Why I’ve spent my life caring for the elderly

Wednesday, September 9th, 2020 00:00 |
Elvina Mzungu, 57, a senior welfare officer and social worker at the Alms House, popularly known as Nyumba ya Wazee, in Tudor area of Mombasa county, has spent over three decades doing community work. Photo/PD/Bonface Msangi

At Alms House, famously known as Nyumba ya Wazee in Tudor, Mombasa, the frail cries of sick elderly people are often a distraction to visitors.

For Elvina Mzungu, 57, a senior welfare officer and social worker at the home , this is a normal occurence in her line of duty. 

She calmly moves to where the groans are coming from and tries to bring some comfort to the elderly person in pain.

As the officer in charge of the Tudor Alms house that hosts about 21 elderly people ––17 men and four women––Mzungu’s life as a social worker is not a walk in the park.

“They can get sick anytime. Some come here with existing health conditions and it’s upon you to monitor them constantly. Some are too old that you have to feed them like babies.

This work needs devotion,” says Mzungu who has worked in  the home for 14 years.


She has practiced community work for over three decades now, and her passion for serving the community was put to the test during this Covid-19 period where she was tasked with ensuring the elderly do not contract the disease.

“Most of them have health issues, others have been abandoned by their families. 

The good thing is that the county government of Mombasa has sponsored all their upkeep including medical bills,” Mzungu told People Daily.

 When growing up, Mzungu saw how elderly people in her village in Kilifi County, were mistreated.

They were killed over claims they were practicing witchcraft. This really touched her and she aspired to become an advocate for the rights of the elderly.

Her career in social work began in the late 1980s when she was first employed as a cleaner at the Treasury Square, the then headquarters of the defunct Municipal council of Mombasa in 1987 after completing her Form Four studies. 

“I had passion for helping street children and elderly so I began activism work while I was still under the Mombasa municipality,” says Mzungu.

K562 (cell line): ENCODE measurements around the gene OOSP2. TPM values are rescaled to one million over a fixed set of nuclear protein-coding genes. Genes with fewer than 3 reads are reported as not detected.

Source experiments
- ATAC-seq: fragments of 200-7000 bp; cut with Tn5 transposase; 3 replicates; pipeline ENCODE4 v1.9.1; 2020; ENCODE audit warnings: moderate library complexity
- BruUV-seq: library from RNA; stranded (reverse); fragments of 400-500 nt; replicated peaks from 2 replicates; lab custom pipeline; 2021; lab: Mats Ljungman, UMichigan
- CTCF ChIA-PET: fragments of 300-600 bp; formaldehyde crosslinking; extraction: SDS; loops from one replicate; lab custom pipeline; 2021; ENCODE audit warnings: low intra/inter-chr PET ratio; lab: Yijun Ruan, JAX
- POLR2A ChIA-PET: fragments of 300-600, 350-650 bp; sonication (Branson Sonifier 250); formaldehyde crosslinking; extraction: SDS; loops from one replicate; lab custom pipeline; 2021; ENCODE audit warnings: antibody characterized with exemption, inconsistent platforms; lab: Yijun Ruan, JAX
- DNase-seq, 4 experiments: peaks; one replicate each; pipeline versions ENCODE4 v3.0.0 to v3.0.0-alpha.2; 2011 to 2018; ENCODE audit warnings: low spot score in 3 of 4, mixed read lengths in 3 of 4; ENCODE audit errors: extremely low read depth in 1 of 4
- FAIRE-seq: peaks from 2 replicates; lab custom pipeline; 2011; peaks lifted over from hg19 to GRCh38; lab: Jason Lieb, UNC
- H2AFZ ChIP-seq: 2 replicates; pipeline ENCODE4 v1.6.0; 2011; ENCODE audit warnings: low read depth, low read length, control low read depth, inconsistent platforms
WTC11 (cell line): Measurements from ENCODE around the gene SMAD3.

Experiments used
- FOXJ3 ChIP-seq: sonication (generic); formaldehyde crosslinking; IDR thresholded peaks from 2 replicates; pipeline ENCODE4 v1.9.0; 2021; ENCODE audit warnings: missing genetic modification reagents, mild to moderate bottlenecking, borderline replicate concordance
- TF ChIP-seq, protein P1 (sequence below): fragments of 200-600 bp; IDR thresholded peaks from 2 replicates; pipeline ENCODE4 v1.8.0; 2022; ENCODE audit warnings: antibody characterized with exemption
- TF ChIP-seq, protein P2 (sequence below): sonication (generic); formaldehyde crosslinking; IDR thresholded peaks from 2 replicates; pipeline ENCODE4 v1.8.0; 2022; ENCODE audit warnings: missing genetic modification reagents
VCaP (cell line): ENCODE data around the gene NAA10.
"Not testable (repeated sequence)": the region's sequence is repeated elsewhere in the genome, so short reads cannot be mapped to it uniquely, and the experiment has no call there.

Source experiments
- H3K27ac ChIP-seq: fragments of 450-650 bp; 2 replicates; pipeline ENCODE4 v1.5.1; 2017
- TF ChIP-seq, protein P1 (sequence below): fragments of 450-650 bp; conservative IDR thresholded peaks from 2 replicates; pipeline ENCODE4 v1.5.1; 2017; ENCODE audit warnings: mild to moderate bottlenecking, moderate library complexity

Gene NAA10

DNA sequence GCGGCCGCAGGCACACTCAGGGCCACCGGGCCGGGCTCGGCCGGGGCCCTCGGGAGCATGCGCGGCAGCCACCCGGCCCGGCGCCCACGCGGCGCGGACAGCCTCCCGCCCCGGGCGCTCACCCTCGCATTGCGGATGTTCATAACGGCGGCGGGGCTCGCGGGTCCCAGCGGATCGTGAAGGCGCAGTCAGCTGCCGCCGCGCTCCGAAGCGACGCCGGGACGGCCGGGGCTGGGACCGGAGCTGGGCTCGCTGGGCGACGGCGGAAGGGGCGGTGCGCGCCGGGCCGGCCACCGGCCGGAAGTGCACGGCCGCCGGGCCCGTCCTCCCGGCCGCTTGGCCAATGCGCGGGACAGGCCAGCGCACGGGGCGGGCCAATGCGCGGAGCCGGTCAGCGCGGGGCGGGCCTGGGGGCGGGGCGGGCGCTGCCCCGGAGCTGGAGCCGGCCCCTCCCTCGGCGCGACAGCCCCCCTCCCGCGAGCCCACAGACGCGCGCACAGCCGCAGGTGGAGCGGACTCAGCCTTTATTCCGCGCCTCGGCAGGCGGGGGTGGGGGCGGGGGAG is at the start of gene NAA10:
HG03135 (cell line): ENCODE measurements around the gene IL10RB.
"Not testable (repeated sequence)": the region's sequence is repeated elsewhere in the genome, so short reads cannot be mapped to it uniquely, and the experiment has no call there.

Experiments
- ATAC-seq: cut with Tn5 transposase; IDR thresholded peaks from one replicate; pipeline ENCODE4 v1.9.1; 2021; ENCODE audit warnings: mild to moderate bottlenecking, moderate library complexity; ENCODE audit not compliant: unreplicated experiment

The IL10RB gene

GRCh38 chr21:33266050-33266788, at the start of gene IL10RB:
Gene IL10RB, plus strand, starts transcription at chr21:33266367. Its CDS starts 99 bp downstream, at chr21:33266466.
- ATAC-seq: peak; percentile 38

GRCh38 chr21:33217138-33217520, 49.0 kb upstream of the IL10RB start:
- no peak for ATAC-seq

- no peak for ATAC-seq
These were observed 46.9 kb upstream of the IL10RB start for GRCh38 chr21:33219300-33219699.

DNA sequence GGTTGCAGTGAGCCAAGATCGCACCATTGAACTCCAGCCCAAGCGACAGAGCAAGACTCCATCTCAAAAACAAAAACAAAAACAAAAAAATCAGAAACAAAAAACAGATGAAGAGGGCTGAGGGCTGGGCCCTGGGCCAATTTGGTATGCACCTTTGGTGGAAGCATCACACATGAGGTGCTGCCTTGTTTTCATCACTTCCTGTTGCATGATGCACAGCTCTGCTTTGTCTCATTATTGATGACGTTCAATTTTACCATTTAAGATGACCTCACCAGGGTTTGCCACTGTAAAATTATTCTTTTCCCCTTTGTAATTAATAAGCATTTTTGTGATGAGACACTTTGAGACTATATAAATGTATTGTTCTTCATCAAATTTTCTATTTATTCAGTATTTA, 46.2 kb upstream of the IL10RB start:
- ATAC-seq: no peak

Her passion to help others pushed her to change gears to a community health volunteer. 

“I was so passionate about community work and I  enrolled for community development and social work  course at the Government Training Institute in Embu,” she adds.

She was later promoted to a social welfare officer in 2000. 


As a veteran social worker, she urges those who are venturing into community work to do so from their heart and not to be driven by greed because commitment is what keeps social workers going.

 “Since I was employed in Mombasa as a community health worker it’s now 34 years and I have never changed departments, if someone could test my blood, I guess it could test positive for the love of community work,” she added.

But the most challenging thing, she says, is balancing career with family affairs. 

She is a mother of three, two daughters and one boy, who are now above 18 years old.

She says her work to serve the community is paying off as her family has remained intact and in peace.

 “I was so passionate about offering services to the community and that pushed me to be a community worker.

Until today, I still feel good doing what I love most. I know there is a reward for what I do from God,” she adds.

Constant care

Like any other job taking care of the elderly has its fair share of challenges. 

At times, she says they are like babies who need constant care and protection.

She is now urging young people who intend to study the course to brace for tough challenges handling community affairs.

She says one of her achievements is that she helped several street boys to become police officers and meaningful community members.

“My biggest achievement is that I have seen lives change after my intervention. 

It is so humbling to see people I nurtured earning their living from the help I gave them through my activism work.

Some call me ‘Mama’  because I picked them from the streets,” she says.

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